Recently, Dr. Loring and colleagues described a new approach to characterize the global miRNA profile of human embryonic stem cells and several types of differentiated cells. This work, which reportedly provided the most comprehensive set of differentially regulated miRNAs in human embryonic stem cells to date, also revealed that miRNAs associated with human embryonic stem cells occur in genomic clusters. Two clusters that previously had not been associated with this cell type were unveiled in this research.
Oncogenic miRNAs were overrepresented among miRNAs that were upregulated, and tumor suppressor miRNAs were overrepresented among miRNAs that were downregulated in human embryonic stem cells, suggesting certain self-renewal mechanisms that are shared with cancer cells. “We want to understand the remarkable state of pluripotency; no other cells are like that, and we are trying to find out how epigenetics plays a role in their reprogramming and differentiation.”
An important research effort in Dr. Loring’s group focuses on DNA methylation, including the methylation of cytosine residues from CpA and CpG sites. Dr. Loring and colleagues recently conducted a whole-genome comparative analysis of DNA-methylation dynamics in three cell types at progressive differentiation stages: pluripotent human embryonic stem cells, fibroblast-like cells differentiated from them, and primary neonatal foreskin fibroblasts.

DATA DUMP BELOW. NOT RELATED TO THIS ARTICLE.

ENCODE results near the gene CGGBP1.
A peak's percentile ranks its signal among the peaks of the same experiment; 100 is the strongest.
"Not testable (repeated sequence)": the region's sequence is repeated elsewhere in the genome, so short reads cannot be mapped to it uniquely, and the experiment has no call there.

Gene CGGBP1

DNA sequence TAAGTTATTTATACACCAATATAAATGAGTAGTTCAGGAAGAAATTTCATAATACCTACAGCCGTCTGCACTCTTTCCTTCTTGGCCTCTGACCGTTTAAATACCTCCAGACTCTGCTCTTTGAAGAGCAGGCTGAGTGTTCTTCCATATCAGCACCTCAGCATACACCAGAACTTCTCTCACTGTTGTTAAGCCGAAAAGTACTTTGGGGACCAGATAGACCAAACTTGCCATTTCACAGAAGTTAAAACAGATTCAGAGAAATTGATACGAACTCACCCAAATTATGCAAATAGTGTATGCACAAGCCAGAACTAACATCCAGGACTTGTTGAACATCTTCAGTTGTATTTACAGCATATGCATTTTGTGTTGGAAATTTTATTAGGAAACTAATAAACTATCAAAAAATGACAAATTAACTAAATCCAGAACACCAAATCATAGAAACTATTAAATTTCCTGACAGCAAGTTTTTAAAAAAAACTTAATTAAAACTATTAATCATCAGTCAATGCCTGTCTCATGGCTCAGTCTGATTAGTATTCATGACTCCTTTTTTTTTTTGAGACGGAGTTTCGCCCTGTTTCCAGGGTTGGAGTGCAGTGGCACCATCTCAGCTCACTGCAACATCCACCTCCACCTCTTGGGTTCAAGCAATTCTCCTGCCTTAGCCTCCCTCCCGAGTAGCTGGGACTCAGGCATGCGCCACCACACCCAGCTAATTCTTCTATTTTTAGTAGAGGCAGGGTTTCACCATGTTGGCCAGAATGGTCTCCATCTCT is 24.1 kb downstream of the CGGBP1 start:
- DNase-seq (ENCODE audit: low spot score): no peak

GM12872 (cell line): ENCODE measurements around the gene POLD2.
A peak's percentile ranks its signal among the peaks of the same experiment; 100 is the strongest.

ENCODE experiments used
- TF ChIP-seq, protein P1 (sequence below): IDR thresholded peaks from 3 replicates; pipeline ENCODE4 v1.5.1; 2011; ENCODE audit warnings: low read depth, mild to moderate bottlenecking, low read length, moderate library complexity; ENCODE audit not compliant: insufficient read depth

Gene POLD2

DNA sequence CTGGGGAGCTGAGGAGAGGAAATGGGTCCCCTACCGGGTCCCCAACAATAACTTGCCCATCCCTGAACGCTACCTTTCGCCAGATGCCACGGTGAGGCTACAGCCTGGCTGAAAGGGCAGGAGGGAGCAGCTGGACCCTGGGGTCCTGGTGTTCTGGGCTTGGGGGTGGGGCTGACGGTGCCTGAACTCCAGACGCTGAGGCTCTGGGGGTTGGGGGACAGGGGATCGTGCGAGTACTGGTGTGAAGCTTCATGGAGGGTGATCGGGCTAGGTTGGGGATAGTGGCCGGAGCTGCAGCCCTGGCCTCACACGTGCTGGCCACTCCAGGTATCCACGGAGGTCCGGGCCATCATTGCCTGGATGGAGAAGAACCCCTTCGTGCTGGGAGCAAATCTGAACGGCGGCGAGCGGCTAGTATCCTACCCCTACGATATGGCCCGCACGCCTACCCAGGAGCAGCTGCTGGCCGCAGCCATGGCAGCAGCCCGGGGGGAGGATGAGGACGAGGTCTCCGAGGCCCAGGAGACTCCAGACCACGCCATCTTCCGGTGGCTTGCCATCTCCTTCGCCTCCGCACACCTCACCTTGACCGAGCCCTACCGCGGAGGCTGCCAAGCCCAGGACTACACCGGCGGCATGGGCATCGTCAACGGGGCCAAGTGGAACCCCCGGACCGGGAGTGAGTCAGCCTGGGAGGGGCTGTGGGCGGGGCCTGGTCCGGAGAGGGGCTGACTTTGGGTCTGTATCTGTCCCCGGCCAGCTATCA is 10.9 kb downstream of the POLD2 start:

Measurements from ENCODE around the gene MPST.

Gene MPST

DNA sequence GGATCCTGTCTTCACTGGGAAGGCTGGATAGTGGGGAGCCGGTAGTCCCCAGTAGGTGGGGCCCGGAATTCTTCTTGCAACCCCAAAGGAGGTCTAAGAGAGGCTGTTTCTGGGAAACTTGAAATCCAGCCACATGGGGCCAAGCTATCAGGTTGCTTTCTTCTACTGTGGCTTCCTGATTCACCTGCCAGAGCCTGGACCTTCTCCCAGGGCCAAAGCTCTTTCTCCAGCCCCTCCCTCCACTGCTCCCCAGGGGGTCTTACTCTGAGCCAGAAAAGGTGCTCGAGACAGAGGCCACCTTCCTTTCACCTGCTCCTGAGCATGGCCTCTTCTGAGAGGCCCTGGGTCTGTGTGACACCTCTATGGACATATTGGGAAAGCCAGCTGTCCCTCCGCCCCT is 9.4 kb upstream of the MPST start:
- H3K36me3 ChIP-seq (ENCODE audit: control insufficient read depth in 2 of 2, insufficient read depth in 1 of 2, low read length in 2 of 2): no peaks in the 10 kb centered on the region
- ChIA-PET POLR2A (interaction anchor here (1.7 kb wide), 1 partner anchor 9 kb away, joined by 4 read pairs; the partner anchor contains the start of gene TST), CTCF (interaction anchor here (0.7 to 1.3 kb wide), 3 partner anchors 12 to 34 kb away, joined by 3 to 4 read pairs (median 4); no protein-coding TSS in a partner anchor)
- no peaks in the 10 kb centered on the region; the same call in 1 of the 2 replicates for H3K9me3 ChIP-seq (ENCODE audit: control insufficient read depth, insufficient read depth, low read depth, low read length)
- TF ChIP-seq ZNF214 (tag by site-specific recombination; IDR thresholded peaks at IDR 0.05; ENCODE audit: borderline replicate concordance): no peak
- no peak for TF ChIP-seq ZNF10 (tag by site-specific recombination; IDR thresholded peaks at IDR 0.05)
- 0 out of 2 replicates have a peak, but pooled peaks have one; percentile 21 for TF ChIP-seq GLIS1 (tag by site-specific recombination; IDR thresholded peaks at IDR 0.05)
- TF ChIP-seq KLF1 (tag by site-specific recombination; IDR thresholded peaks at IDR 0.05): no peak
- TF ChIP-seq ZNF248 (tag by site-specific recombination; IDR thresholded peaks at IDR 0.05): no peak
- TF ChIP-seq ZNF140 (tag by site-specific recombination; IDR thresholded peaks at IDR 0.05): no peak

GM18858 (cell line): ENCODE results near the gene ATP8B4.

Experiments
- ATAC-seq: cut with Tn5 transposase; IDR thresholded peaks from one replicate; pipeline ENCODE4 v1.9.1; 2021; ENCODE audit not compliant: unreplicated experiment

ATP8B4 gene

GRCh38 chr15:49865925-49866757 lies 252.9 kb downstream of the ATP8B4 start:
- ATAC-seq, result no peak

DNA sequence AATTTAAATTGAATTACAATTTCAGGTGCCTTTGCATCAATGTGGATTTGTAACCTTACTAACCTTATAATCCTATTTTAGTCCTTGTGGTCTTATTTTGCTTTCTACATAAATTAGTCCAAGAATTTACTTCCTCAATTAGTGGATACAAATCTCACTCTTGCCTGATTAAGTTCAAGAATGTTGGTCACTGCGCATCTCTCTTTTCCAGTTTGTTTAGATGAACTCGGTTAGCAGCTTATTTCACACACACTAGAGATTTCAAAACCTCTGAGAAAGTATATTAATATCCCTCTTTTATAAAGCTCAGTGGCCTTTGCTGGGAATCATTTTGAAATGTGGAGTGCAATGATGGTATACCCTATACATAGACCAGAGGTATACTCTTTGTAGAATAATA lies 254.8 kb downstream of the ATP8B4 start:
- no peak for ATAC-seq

This work revealed certain features that are shared by undifferentiated and differentiated cells, such as the association between promoter hypomethylation and gene hypermethylation on one hand, and increased transcription on the other. An unexpected finding emerging from this analysis is the increased methylation of exons relative to introns and the sharp methylation transitions at exon-intron boundaries, pointing toward the potential involvement of differential methylation in the coupling between transcription and gene splicing. Other epigenetic features, such as global methylation and non-CpG methylation levels, correlated with the developmental stage and were highest in human embryonic stem cells.
“It is important to remember that the epigenome is impossible to interpret if we do not know a lot about the genome. We are still in those gray days, when we are looking at the actual DNA sequence, lots of data is coming out, and we are discovering a lot of sequence variation. But one major question is how to reliably identify changes that are associated with disease,” says Dr. Loring.